The Ohio Supreme Court has indefinitely suspended Westlake attorney Joseph P. O'Malley from the practice of law for concealing a felony (misprision), improperly influencing a judge and making a materially false statement to agents conducting a federal investigation into corruption in Cuyahoga County.
In its 6-1 decision, the Supreme Court adopted the findings of the Board of Commissioners on Grievances & Discipline. However, the board recommended an indefinite suspension with credit for the time O'Malley had served under a prior interim suspension imposed following his conviction on related matters. The court determined, though, that the appropriate sanction shouldn't include credit for the earlier time served.
While working in 2008 as an independent contractor for his former boss, Cuyahoga County Auditor Frank Russo, O'Malley had an employee of Russo's "complete" a previously submitted employment application to demonstrate that the employee was actually qualified for the job for which he had been hired. O'Malley was convicted of misprision of a felony in this matter.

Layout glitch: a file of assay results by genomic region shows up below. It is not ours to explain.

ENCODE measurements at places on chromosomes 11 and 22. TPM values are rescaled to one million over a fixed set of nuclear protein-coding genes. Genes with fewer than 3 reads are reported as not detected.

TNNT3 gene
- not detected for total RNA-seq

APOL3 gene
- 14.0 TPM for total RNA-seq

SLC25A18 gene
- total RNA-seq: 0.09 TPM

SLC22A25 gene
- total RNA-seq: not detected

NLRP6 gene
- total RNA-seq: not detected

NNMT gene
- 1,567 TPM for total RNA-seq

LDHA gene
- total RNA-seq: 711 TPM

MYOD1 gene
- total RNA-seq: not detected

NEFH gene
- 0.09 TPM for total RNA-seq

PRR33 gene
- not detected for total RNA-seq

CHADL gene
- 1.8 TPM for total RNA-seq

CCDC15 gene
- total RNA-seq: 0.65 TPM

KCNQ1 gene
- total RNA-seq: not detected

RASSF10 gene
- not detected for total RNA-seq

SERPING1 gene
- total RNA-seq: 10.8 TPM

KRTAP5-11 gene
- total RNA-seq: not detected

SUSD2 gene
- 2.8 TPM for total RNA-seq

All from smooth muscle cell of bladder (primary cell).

Also in 2008, O'Malley represented two homeowners in a foreclosure action in his private practice. O'Malley was attempting to settle the case, but the court hadn't ruled on summary judgment motions, which had been pending for at least a year. He asked Russo in the spring or summer to tell the trial judge in the case to deny the motions because he wanted to go to trial for his clients. In July, the judge denied the motions as instructed by Russo. A conversation between O'Malley and Russo about this case had been recorded by federal authorities.
When FBI agents questioned O'Malley, he said he hadn't asked Russo for any help with his private practice cases. O'Malley was convicted of making a materially false statement.
The federal court sentenced O'Malley to four months in prison, a $10,000 fine, two years of supervised release, and 250 hours of community service. He has completed his prison term, has paid his fine, and at the time of the board's hearing was within five hours of meeting his community-service obligations.
The Supreme Court found that O'Malley's conduct undermined the integrity of the judicial system and, given that, he should not receive credit for the time he served under his interim suspension. O'Malley may apply for reinstatement after the two-year minimum period for an indefinite suspension and then only when he has completed all parts of his federal sentence, including his supervised release, the court said.
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